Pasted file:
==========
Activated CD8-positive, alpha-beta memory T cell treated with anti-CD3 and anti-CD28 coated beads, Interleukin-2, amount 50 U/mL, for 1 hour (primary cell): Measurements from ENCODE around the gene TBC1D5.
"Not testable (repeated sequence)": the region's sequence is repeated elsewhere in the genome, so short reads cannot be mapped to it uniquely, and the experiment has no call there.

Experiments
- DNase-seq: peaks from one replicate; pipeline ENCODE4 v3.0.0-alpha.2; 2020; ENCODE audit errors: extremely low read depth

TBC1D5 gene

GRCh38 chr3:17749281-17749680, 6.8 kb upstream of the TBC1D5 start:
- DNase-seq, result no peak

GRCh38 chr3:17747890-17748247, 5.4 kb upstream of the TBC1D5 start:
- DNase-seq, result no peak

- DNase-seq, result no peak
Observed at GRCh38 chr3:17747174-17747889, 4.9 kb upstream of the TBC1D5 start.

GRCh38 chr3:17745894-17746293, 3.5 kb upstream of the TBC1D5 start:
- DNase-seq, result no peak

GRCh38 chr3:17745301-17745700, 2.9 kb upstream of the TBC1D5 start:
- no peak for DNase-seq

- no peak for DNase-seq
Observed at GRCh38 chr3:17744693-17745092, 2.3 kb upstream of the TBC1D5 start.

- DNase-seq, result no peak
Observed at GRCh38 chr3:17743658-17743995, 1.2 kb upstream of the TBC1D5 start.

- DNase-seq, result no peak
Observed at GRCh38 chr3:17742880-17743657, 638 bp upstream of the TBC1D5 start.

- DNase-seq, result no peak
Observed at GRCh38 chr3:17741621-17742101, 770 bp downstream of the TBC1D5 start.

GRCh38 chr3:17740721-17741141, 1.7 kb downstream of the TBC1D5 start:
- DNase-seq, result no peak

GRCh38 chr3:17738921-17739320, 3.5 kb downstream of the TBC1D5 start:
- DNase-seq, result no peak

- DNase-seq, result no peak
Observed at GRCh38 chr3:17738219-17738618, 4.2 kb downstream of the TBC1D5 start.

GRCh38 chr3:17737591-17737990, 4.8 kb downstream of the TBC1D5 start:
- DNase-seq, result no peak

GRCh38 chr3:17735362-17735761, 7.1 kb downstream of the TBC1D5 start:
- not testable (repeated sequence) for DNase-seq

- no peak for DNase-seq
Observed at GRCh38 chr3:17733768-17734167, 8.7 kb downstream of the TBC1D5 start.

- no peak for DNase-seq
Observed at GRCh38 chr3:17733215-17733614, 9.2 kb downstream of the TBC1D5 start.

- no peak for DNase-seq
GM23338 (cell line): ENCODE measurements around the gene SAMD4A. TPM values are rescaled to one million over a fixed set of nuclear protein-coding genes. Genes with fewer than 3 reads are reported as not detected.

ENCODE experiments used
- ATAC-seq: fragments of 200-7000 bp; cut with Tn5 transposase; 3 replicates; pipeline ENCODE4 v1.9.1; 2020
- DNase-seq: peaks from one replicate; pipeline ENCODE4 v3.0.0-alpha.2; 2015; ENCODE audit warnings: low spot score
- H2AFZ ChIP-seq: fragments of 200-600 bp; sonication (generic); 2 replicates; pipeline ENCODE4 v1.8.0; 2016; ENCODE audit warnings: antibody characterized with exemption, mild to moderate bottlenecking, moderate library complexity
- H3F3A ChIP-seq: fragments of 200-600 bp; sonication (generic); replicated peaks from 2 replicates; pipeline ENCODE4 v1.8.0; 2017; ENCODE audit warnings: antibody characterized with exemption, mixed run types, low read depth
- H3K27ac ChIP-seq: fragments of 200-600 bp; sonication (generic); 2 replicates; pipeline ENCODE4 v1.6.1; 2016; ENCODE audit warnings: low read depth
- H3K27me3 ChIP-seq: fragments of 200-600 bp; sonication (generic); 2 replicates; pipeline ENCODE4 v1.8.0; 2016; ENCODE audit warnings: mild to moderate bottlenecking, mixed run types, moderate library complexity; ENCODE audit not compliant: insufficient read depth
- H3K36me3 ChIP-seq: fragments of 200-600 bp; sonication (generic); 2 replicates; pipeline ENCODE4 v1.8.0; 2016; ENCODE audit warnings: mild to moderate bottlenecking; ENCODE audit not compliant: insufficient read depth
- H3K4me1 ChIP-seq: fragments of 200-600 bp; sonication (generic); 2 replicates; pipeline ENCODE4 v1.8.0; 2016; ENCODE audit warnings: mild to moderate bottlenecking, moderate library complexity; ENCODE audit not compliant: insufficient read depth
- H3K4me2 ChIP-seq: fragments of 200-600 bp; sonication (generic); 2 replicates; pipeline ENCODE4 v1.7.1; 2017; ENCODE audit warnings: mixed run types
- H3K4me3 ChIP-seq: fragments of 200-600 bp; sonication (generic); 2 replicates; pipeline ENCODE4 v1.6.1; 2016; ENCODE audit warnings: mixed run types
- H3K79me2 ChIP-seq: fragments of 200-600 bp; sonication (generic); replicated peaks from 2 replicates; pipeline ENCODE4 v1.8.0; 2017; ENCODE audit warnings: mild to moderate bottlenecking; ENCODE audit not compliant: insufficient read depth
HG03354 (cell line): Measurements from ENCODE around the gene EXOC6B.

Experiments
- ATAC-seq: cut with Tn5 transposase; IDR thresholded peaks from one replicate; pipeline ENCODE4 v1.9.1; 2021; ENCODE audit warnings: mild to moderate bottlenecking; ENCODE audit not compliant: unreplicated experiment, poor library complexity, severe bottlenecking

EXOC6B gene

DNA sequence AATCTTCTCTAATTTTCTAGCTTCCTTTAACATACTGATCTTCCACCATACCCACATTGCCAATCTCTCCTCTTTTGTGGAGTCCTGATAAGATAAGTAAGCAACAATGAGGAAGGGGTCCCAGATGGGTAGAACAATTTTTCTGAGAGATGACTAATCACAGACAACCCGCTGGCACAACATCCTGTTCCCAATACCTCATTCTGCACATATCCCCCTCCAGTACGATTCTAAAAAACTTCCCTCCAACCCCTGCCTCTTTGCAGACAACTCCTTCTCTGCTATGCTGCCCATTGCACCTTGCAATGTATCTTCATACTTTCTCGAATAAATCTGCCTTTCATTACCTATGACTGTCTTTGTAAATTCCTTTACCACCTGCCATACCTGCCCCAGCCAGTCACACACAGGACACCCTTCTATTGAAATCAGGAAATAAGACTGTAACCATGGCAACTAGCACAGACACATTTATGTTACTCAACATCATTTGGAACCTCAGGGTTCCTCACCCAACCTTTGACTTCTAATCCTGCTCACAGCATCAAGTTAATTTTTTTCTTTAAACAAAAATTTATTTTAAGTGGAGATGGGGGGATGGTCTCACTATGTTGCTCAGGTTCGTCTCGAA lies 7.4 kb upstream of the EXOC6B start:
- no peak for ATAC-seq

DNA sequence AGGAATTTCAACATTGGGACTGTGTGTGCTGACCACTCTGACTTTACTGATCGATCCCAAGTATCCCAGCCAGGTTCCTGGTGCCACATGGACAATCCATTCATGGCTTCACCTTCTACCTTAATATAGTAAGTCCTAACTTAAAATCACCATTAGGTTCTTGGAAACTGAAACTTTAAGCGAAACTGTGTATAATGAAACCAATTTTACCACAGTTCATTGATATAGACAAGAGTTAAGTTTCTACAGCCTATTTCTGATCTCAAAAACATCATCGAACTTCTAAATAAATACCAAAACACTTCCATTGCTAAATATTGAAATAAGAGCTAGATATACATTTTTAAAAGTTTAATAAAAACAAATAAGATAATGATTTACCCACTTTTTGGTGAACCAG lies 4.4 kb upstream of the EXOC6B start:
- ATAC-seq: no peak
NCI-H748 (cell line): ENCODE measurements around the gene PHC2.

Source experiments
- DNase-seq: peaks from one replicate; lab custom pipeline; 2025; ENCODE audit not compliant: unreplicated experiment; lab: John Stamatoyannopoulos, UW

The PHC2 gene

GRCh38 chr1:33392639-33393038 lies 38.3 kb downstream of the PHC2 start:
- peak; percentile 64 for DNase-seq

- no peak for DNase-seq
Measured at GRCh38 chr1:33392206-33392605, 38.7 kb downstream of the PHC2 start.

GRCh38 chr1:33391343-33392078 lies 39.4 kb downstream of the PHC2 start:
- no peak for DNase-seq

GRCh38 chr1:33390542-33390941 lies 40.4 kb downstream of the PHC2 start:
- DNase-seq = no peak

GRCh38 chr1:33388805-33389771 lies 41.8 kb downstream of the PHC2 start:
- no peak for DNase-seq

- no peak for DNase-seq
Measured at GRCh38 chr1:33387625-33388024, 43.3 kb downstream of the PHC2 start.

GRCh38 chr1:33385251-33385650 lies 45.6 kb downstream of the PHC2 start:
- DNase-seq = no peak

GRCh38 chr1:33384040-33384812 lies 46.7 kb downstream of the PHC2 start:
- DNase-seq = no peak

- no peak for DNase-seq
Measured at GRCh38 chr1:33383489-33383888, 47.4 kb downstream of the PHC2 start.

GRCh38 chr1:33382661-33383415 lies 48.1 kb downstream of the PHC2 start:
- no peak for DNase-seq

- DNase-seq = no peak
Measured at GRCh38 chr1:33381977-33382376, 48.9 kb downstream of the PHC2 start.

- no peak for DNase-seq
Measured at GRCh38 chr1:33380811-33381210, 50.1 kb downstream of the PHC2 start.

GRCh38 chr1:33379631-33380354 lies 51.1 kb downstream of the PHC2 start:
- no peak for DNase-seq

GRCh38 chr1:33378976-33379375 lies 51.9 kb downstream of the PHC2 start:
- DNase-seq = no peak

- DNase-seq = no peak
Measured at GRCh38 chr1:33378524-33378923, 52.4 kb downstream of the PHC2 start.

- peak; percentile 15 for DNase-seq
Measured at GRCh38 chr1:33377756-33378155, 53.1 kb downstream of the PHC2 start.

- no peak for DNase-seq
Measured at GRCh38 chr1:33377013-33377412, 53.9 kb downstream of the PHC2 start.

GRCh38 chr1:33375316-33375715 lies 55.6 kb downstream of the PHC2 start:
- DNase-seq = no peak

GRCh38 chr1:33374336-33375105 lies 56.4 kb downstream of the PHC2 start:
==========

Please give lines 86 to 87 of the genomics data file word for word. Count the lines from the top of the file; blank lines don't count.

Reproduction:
- no peak for DNase-seq
Measured at GRCh38 chr1:33380811-33381210, 50.1 kb downstream of the PHC2 start.